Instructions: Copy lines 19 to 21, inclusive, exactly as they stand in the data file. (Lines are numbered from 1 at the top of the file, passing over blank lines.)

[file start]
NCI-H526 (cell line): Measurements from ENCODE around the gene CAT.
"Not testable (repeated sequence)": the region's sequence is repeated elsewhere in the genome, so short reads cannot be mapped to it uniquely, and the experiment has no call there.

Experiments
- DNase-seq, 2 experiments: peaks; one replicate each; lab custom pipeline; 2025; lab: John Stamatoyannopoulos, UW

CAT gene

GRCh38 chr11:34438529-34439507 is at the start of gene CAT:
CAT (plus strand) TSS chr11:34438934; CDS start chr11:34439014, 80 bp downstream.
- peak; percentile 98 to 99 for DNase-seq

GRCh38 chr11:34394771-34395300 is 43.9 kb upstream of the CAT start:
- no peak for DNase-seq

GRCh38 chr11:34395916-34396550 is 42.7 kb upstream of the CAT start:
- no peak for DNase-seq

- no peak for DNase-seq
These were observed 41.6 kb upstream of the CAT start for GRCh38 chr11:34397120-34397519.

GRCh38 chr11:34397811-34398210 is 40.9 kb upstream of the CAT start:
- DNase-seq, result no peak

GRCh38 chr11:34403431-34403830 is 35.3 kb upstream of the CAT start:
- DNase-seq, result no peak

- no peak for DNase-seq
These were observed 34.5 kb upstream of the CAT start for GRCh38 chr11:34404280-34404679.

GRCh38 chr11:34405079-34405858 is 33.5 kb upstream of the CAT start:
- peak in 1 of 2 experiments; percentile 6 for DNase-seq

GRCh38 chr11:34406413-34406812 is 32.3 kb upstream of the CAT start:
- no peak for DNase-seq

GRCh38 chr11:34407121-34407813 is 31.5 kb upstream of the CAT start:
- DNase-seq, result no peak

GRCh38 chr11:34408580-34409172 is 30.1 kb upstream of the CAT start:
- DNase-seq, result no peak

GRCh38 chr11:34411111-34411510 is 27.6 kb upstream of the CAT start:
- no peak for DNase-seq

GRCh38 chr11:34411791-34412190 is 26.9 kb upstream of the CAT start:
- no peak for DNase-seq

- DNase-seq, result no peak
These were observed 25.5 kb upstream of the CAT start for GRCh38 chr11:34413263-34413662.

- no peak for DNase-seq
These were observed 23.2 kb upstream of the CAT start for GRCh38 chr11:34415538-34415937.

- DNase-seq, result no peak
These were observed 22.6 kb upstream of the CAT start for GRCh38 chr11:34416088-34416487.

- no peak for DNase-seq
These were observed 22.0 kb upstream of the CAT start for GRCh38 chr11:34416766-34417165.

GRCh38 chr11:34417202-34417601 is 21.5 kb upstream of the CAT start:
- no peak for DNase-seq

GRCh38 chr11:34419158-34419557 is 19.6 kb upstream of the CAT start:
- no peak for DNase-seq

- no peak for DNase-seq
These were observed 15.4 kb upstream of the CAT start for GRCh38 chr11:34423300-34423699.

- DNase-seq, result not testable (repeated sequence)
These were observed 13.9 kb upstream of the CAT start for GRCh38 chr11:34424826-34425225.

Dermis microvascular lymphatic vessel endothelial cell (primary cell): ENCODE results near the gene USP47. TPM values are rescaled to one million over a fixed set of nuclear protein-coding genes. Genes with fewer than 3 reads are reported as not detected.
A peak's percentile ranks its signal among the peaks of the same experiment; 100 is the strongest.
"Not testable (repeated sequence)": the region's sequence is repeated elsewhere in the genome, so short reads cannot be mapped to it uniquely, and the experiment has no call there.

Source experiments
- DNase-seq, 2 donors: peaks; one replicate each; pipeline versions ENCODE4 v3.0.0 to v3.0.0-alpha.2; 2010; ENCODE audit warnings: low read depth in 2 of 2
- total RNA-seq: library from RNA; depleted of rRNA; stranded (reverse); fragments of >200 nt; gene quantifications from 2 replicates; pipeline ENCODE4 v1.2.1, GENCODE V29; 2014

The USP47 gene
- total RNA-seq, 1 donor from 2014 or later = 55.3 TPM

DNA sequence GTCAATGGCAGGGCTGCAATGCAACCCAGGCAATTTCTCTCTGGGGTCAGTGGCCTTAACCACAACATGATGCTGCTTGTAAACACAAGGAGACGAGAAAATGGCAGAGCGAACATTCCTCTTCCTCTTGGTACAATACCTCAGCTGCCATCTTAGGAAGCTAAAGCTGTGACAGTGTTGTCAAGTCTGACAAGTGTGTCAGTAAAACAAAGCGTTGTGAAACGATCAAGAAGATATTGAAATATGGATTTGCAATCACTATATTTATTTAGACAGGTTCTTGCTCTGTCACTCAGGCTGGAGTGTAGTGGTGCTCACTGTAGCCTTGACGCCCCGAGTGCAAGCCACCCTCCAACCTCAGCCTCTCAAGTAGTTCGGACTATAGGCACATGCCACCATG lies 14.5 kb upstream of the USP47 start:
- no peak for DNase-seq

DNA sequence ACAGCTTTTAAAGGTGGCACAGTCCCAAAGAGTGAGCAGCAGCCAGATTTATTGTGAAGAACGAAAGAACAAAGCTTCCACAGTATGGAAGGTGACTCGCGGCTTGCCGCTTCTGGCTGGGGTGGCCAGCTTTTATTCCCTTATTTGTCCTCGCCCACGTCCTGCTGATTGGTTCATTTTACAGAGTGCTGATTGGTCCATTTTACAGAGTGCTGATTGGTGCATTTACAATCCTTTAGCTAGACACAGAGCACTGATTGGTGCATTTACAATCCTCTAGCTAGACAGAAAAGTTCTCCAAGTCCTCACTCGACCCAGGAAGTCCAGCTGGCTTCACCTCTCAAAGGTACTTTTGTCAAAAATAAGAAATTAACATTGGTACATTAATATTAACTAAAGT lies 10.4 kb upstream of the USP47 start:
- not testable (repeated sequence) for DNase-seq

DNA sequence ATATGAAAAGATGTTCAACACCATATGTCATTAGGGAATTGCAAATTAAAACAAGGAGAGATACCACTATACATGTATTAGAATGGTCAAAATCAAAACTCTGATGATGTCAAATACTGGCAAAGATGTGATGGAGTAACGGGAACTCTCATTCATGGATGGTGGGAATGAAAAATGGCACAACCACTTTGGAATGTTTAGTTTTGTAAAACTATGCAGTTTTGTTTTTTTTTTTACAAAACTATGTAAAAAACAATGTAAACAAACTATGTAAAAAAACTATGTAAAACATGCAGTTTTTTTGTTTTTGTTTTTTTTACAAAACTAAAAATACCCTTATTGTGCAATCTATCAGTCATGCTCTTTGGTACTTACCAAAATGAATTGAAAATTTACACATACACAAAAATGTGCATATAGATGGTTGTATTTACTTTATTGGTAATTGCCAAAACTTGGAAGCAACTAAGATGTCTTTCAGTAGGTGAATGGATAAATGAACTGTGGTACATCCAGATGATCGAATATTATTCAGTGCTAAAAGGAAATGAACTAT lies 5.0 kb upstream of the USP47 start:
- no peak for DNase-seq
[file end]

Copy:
- no peak for DNase-seq
These were observed 34.5 kb upstream of the CAT start for GRCh38 chr11:34404280-34404679.

GRCh38 chr11:34405079-34405858 is 33.5 kb upstream of the CAT start: